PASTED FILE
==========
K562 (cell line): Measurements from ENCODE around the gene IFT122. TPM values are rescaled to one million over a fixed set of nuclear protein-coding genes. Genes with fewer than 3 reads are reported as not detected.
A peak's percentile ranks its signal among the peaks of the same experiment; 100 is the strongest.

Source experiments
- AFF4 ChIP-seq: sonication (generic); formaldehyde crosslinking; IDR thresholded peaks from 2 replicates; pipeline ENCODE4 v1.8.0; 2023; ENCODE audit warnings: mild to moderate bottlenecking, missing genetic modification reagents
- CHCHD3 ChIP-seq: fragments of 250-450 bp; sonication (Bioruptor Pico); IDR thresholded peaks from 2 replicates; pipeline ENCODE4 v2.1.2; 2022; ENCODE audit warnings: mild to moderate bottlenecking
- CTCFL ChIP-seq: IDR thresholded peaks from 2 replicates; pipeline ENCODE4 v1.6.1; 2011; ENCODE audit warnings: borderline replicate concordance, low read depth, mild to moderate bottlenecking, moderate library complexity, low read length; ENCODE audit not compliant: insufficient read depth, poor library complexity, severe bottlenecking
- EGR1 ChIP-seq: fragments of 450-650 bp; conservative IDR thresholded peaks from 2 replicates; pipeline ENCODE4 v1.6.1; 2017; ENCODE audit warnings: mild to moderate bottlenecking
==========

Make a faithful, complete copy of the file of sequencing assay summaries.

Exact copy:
K562 (cell line): Measurements from ENCODE around the gene IFT122. TPM values are rescaled to one million over a fixed set of nuclear protein-coding genes. Genes with fewer than 3 reads are reported as not detected.
A peak's percentile ranks its signal among the peaks of the same experiment; 100 is the strongest.

Source experiments
- AFF4 ChIP-seq: sonication (generic); formaldehyde crosslinking; IDR thresholded peaks from 2 replicates; pipeline ENCODE4 v1.8.0; 2023; ENCODE audit warnings: mild to moderate bottlenecking, missing genetic modification reagents
- CHCHD3 ChIP-seq: fragments of 250-450 bp; sonication (Bioruptor Pico); IDR thresholded peaks from 2 replicates; pipeline ENCODE4 v2.1.2; 2022; ENCODE audit warnings: mild to moderate bottlenecking
- CTCFL ChIP-seq: IDR thresholded peaks from 2 replicates; pipeline ENCODE4 v1.6.1; 2011; ENCODE audit warnings: borderline replicate concordance, low read depth, mild to moderate bottlenecking, moderate library complexity, low read length; ENCODE audit not compliant: insufficient read depth, poor library complexity, severe bottlenecking
- EGR1 ChIP-seq: fragments of 450-650 bp; conservative IDR thresholded peaks from 2 replicates; pipeline ENCODE4 v1.6.1; 2017; ENCODE audit warnings: mild to moderate bottlenecking